The dividing line between two downtown schools will be erased in an effort to give families more options.
The District 20 (downtown) constituent school board has agreed unanimously to eliminate the attendance-zone boundaries separating Mitchell Math and Science Elementary and James Simons Elementary. That means students living in either school’s attendance zone would be able to choose where they want go.
The unified attendance zone for two neighborhood schools would be the first of its kind in the district.
“We’re making the local schools stronger for the community,” said Fran Clasby, a member of the downtown board and president of Wagener Terrace Neighborhood Association.
The change wouldn’t go into effect until the fall of 2014, and district officials weren’t sure yet how it would be handled. They could decide to appeal the constituent board’s decision to the Charleston County school board.
Paul Padron, an assistant associate superintendent who oversees school choice, said he is focused on the more immediate concern of James Simons and other downtown schools having smooth moves into their new buildings this fall.
Still, he was glad the district had some time to study the situation, and he questioned what would happen if students lived closer to one school but couldn’t enroll because it was full.
“We would have to look at what it means and what impact it might have,” he said. “There’s some thinking that will have to go into it.”
The downtown board offered a number of reasons for making the change, and a major impetus was attracting more neighborhood families to enroll. Only about one-third of the children at James Simons, and about half of the students at Mitchell, live in the schools’ attendance zones, according to the constituent board.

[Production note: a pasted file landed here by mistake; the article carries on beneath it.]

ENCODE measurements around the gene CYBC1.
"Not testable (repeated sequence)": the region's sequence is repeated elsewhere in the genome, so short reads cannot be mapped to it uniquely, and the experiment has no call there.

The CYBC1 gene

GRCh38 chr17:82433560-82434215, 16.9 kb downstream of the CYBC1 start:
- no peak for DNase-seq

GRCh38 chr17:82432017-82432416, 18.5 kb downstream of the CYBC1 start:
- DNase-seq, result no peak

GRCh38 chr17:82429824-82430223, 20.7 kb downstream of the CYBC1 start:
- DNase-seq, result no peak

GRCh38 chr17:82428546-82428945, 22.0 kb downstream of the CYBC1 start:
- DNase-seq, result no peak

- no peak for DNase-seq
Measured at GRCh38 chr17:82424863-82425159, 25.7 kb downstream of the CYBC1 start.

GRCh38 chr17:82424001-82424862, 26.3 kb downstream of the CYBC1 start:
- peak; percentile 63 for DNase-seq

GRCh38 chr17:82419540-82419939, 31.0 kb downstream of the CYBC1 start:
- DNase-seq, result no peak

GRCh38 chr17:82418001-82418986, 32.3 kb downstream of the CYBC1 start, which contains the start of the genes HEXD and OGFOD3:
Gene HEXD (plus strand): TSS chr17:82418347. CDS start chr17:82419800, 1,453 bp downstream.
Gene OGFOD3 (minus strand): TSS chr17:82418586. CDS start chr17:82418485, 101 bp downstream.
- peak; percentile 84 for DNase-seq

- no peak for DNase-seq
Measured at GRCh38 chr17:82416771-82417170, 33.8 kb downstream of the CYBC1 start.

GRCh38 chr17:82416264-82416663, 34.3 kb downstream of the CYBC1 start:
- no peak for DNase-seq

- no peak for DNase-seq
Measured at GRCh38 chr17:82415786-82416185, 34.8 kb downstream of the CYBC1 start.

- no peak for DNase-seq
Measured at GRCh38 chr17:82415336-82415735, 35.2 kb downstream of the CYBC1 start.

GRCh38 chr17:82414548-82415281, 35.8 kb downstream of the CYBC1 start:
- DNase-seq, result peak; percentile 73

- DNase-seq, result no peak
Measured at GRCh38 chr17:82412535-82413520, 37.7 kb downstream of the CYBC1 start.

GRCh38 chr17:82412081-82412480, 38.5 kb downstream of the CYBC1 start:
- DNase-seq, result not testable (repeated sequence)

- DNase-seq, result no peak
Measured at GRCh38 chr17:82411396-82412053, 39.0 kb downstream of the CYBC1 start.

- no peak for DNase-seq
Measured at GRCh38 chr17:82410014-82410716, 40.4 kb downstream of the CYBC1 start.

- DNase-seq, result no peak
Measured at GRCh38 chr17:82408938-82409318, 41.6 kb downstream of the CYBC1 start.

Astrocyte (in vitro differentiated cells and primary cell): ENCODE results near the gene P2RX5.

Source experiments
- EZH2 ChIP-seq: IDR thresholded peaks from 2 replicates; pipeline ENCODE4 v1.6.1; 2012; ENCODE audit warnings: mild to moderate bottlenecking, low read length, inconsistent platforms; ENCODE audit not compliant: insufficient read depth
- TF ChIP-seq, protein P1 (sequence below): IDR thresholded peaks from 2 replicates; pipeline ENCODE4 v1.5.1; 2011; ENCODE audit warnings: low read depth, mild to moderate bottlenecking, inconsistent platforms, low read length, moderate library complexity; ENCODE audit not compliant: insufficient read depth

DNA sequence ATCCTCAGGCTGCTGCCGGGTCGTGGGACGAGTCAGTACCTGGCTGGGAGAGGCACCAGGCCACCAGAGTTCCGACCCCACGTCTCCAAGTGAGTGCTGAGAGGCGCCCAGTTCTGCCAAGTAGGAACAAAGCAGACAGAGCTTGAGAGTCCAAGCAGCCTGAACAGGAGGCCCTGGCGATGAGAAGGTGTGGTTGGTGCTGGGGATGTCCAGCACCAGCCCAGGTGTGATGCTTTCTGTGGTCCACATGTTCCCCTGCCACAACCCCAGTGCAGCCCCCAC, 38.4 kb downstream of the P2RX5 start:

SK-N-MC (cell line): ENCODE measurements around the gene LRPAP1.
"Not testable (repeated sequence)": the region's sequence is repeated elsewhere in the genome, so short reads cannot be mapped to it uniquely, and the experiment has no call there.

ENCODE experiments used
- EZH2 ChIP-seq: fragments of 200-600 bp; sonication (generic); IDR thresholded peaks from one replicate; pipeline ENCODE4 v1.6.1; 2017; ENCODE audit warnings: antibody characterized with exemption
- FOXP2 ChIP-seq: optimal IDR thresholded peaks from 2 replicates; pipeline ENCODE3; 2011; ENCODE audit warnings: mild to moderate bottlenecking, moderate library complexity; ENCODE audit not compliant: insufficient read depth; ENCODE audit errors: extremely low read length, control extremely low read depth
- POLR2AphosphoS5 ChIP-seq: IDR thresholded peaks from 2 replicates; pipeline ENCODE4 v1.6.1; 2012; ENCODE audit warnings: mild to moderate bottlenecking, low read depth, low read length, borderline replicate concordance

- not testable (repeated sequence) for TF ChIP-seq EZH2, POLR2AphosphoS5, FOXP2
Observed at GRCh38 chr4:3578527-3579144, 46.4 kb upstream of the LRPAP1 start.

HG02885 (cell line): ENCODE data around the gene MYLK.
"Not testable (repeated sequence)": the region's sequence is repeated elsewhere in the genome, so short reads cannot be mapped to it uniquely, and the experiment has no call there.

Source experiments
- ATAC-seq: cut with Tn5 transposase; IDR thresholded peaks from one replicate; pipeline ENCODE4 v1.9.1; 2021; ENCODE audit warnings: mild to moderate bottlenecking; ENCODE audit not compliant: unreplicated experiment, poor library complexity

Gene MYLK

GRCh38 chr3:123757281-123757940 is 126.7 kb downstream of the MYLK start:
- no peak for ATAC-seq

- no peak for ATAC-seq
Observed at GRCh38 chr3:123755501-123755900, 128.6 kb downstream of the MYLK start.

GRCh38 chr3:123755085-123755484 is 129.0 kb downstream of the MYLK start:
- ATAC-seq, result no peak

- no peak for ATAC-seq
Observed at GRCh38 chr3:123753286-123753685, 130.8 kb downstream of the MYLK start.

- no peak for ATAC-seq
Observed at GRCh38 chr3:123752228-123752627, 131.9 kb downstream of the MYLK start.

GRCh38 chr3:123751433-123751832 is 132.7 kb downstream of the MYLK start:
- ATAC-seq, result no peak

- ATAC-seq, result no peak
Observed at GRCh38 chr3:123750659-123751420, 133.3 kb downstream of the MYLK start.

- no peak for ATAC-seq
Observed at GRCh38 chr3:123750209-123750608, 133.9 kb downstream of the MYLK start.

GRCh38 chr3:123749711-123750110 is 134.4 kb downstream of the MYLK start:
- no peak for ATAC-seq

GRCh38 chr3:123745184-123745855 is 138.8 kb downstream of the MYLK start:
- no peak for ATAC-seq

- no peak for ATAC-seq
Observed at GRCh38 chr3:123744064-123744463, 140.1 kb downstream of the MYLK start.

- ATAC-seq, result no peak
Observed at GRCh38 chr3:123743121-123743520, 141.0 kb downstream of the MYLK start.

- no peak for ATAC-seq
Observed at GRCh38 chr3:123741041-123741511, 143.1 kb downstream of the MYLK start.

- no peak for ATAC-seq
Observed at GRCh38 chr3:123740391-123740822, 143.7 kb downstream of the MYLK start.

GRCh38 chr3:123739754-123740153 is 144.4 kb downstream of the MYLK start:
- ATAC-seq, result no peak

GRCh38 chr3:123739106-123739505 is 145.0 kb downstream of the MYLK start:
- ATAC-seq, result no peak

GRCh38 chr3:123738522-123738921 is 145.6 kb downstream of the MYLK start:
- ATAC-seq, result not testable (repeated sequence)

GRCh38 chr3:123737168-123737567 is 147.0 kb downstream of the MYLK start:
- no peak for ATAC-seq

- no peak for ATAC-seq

James Simons Elementary plans to begin transitioning this year to only offer Montessori classes. Mitchell puts an emphasis on math and science in traditional classes. The schools are separated by less than a mile.
The downtown board heard from James Simons parents who didn’t want the school to become Montessori, and Mitchell parents who didn’t want Montessori classes, which had been piloted there, to move to James Simons. Some parents would have requested transfers between the schools, and this makes the schools more open and inclusive, Clasby said.
The downtown board left the logistics of how the unified attendance zone would work to district staff. They didn’t specify what would happen if more students tried to attend one school than seats were available. Simons Elementary expects its enrollment to at least double this fall, in part because of its new and in-demand Montessori classes.
James Simons Principal Quenetta White said giving choice to families is good, but it’s not the solution that solves all problems. She said she’s concerned about students moving from one school to the other because that affects a school’s funding and stability.
“There’s a lot of dynamics to this,” she said. “We have to do what’s best for kids. To ensure we do what’s right for kids, we need to really put our heads together and work out all the kinks.”
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